Wainscot is a wooden panelling applied to an interior wall.
Wainscot may also refer to:
- Wainscot (fiction), a subgenre of fantasy fiction literature
- Common Wainscot, a moth that is very pale
- Shoulder-striped Wainscot, a moth that has a thick black basal streak
- Smoky Wainscot, a moth that has a dark basal streak with another. shorter streak nearer to the costa and tornus
Usage examples of "wainscot".
The solid dark weight of the familiar furniture, the chest and aumbry, the chair and the prie-dieu stood out against the wainscot paneling behind them.
Here there was more change than the outside indicated, and Ward saw with regret that fully half of the fine scroll-and-urn overmantels and shell-carved cupboard linings were gone, whilst most of the fine wainscotting and bolection moulding was marked, hacked, and gouged, or covered up altogether with cheap wall-paper.
There was a flat with the reddest of new carpets, tasselled portieres and six steins with pewter lids arranged on a ledge above the wainscoting of the dining-room.
Turner watercolour behind the wainscoting so we can ballock the boss and eagle off to Monte Carlo.
Emmeline entered her home by a hall pannelled with dark wainscot, and surrounded by carved doors, surmounted with heavy entablatures.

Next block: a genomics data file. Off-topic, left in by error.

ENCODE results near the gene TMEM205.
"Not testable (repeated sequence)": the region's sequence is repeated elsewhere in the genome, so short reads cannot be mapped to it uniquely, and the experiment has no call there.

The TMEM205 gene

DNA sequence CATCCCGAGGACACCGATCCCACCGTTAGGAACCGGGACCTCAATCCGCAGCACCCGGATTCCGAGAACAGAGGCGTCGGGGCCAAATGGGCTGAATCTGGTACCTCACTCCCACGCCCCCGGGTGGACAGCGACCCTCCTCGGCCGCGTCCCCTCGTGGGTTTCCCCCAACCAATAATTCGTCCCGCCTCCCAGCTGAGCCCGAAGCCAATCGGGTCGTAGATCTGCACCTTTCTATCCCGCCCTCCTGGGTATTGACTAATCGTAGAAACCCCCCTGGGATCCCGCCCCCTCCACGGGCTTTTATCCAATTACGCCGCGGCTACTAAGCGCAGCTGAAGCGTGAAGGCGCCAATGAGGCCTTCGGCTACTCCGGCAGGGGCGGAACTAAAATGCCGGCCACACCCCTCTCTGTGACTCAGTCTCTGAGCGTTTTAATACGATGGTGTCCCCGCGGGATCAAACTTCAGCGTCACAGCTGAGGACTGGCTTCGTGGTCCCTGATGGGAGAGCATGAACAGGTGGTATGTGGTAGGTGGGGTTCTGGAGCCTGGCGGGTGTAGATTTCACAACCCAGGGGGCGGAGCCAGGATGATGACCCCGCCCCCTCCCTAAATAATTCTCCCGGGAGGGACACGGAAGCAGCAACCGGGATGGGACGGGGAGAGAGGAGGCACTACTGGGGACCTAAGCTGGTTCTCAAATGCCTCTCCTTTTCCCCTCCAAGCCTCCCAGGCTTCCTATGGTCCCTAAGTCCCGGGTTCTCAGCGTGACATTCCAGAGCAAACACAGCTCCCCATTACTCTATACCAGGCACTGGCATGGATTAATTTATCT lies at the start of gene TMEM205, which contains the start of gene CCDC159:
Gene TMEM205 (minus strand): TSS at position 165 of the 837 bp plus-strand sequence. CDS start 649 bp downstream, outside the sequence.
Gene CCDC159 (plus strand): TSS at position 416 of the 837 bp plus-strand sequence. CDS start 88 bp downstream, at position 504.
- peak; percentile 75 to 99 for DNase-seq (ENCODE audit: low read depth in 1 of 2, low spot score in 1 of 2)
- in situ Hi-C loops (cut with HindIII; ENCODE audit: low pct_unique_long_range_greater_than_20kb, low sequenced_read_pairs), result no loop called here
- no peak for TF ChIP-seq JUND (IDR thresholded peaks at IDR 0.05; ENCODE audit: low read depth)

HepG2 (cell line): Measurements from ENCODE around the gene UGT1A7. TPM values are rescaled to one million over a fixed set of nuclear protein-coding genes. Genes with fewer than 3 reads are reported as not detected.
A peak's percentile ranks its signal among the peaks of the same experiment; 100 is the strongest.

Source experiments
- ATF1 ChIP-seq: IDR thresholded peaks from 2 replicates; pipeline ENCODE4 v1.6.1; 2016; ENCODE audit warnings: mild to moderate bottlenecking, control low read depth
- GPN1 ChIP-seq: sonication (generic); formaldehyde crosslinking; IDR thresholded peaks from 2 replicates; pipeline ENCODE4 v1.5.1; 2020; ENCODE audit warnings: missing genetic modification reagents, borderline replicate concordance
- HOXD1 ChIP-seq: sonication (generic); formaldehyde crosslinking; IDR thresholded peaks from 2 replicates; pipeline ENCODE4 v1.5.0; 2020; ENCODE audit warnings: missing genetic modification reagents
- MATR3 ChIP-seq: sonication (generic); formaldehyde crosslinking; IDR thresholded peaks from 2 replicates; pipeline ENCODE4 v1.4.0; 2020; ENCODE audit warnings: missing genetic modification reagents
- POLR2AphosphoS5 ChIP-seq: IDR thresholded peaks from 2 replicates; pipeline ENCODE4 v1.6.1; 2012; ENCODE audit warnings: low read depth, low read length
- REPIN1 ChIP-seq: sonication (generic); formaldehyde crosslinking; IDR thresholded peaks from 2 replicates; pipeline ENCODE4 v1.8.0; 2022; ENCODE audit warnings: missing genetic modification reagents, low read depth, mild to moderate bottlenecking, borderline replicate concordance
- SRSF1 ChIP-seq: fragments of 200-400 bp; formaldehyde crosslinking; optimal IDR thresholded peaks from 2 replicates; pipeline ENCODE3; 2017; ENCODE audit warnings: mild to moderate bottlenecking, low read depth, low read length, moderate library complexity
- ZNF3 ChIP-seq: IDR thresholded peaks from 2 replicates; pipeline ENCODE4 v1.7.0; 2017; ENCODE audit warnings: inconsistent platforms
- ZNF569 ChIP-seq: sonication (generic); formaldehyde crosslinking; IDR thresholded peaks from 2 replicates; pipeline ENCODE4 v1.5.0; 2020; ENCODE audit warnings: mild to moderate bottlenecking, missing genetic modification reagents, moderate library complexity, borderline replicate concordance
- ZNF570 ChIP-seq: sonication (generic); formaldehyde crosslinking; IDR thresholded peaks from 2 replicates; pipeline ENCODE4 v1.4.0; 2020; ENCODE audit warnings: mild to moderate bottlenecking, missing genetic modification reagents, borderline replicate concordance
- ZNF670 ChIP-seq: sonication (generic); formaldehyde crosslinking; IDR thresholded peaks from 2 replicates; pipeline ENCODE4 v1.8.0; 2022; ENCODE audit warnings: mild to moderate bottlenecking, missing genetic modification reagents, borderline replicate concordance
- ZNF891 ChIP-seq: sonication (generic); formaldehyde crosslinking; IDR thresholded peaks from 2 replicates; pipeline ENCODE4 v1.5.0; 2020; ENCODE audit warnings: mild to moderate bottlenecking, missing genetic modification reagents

None of the internal walls had been lathed and plaistered let alone pannelled or wainscoted so that the naked brick was everywhere visible, except where it was obscured by hangings in the drawing-room.
Another Alsatia existed depths beneath the soot-rimed surface of timber, stone and thatch, behind a hundred wainscots and boarded entranceways.
The dark maroon carpet complemented the walnut wainscot and the stark white walls.
She propped it carefully on the wainscoting beside the hawkmoth, and left.
The oak wainscoting glowed golden with long and loving application of beeswax and turpentine even in this pallid early spring sunlight, while higher upon those same walls fanciful plasterwork ornamentation spread its delicate lacelike tracery against the darker cream of the lime-washed background.
Lavender paused for breath, and in the darkness a faint noise, as of a mouse scrattling at a wainscot, attracted his attention.
The two lower rooms consisted of a dining-room, with a table, chairs, and side-board of walnut,and a wainscoted parlor, without ornaments, carpet, or timepiece.
Having crossed the foot of the stair-case, and passed through an ante-room, they entered a spacious apartment, whose walls, wainscoted with black larch-wood, the growth of the neighbouring mountains, were scarcely distinguishable from darkness itself.
It opened into a suite of spacious and ancient apartments, some of which were hung with tapestry, and others wainscoted with cedar and black larch-wood.
It was a spacious room, whose walls, wainscoted with rough oak, shewed no casement but the grated one, which Emily had left, and no other door than that, by which she had entered.